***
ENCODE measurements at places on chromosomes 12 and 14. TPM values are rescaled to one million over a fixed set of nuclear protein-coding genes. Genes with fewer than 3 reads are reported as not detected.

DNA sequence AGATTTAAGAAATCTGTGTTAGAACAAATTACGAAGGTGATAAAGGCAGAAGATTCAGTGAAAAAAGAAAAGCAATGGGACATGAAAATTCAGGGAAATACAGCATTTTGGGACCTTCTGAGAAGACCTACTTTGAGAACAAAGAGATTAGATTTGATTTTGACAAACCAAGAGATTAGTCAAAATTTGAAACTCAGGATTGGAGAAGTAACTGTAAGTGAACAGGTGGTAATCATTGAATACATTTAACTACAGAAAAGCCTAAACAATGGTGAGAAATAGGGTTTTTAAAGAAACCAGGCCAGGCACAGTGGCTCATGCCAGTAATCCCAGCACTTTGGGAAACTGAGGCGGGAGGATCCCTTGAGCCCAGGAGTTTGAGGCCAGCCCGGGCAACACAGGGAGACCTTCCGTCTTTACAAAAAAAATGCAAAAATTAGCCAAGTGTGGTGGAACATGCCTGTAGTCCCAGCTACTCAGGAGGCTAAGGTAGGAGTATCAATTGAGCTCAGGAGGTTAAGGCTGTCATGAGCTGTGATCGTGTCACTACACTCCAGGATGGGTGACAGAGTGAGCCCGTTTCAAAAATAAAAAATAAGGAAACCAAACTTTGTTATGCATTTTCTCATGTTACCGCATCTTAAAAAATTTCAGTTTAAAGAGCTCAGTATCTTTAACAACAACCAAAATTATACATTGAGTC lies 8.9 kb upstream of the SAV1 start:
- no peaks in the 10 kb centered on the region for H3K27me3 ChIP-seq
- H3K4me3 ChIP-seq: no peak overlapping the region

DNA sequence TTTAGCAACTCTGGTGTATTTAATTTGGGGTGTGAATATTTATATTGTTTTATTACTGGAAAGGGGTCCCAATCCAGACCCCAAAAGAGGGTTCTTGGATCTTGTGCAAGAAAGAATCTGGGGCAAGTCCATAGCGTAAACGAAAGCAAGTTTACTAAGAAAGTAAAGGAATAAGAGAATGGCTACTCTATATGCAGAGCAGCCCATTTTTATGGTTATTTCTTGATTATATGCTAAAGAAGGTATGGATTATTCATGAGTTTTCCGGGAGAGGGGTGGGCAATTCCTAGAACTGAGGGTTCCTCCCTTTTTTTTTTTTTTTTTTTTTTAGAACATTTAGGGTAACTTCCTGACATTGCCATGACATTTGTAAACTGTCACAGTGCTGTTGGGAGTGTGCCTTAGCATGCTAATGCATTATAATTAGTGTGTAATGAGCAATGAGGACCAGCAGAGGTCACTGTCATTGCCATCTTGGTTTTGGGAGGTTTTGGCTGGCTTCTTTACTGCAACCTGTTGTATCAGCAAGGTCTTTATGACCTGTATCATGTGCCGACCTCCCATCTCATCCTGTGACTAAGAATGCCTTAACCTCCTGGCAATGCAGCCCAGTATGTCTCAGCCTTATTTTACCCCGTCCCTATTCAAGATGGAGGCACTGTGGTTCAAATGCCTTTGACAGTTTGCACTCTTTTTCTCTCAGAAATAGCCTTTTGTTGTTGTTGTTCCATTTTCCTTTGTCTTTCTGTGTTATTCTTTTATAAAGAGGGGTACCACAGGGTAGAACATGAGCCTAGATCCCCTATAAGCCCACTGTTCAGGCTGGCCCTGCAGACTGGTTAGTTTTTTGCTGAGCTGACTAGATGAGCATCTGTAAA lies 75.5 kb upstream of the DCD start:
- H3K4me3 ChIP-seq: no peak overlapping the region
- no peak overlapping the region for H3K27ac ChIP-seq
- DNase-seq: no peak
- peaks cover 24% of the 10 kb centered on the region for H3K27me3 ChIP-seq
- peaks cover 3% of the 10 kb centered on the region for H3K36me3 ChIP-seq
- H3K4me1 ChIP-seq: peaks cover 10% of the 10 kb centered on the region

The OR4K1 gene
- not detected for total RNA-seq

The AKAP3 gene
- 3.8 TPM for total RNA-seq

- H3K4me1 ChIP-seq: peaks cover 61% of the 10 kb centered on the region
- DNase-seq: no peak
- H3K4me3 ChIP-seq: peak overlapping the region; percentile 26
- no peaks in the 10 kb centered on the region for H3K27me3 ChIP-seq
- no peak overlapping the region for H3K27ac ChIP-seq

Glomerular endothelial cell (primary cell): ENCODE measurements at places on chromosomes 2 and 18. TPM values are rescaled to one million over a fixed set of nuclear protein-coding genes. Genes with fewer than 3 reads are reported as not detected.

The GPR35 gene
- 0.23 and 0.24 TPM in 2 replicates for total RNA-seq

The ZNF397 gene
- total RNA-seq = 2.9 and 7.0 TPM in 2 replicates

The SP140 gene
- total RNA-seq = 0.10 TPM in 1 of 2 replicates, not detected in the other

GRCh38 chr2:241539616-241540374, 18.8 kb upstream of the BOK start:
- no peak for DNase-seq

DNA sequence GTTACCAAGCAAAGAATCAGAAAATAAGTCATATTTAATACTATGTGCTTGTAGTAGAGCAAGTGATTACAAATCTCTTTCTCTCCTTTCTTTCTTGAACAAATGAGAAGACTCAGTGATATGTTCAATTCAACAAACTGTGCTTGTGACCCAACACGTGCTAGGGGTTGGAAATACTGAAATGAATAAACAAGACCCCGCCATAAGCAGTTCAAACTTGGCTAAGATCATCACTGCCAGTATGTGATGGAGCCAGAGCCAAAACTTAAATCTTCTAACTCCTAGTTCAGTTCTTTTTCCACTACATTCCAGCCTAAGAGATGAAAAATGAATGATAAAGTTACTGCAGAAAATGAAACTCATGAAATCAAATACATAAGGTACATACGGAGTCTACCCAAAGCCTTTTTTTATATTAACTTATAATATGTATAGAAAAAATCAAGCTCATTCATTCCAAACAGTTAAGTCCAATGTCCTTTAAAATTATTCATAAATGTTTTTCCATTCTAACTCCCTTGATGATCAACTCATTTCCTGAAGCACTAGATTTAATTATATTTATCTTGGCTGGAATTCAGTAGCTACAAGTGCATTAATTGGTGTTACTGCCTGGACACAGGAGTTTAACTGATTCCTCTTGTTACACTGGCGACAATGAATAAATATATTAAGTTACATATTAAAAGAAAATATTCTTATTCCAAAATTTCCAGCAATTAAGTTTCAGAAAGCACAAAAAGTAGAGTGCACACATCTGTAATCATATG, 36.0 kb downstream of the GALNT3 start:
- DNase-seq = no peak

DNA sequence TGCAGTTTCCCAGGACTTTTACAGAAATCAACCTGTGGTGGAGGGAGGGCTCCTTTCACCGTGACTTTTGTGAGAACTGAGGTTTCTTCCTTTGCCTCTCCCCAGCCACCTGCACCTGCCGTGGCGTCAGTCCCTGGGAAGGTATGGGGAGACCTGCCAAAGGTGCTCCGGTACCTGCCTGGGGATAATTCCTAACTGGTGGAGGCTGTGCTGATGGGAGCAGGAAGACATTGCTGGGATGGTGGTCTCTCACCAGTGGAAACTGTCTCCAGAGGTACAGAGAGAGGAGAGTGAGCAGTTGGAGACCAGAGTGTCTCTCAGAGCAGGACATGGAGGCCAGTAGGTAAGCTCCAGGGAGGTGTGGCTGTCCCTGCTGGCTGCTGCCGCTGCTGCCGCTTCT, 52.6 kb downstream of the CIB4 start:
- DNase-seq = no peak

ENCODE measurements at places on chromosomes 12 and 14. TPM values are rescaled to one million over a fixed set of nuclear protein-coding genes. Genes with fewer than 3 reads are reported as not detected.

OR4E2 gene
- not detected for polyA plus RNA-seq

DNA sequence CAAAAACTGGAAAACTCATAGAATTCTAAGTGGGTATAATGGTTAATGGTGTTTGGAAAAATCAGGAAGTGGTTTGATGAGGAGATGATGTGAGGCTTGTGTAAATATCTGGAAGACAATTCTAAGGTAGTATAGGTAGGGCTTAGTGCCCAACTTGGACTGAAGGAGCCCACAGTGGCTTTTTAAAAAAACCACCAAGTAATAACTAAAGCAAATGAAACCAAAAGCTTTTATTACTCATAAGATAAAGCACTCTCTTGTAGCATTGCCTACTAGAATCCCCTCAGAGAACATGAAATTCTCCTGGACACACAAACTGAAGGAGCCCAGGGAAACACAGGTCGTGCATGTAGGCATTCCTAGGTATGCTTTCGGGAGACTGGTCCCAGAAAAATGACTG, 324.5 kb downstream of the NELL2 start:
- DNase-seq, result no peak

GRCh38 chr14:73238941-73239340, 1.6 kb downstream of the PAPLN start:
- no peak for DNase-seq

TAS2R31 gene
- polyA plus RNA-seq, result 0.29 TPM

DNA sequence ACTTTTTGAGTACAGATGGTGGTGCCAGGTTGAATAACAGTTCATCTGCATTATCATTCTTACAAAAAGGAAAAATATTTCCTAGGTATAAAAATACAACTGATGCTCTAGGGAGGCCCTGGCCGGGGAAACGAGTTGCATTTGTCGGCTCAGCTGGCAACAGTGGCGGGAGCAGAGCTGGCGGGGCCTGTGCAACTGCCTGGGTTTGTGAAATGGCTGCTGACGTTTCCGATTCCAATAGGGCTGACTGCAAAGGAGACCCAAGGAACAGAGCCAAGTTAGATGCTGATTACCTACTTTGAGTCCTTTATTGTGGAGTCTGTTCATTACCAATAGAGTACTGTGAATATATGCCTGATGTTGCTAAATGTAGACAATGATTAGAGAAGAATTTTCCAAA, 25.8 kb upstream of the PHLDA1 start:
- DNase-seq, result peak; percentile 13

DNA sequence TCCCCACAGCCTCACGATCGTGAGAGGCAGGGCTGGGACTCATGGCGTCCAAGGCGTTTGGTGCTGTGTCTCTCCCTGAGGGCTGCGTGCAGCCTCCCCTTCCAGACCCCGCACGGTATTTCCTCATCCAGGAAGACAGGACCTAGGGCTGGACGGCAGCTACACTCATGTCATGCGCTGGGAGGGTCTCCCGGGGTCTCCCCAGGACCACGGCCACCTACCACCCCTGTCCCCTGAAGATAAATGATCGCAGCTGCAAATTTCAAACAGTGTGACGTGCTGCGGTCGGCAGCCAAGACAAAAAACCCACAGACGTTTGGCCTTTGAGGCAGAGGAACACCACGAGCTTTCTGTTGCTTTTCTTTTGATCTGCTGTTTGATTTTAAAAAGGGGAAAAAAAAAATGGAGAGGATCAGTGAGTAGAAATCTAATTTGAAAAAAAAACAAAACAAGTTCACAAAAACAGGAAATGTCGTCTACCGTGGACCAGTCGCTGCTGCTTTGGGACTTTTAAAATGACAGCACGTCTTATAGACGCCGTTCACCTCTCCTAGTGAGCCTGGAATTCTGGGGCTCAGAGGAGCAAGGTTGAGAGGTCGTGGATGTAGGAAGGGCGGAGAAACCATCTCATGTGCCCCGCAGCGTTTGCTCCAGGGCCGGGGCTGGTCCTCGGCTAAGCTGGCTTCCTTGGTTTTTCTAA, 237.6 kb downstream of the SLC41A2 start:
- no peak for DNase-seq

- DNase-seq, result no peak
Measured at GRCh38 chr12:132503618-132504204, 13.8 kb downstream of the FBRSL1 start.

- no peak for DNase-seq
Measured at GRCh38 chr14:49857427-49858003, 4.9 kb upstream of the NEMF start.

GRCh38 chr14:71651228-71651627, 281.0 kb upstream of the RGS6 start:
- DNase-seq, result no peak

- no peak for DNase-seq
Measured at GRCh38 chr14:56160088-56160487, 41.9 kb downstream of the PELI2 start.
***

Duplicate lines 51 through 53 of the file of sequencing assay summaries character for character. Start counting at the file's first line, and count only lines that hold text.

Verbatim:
GRCh38 chr14:71651228-71651627, 281.0 kb upstream of the RGS6 start:
- DNase-seq, result no peak

- no peak for DNase-seq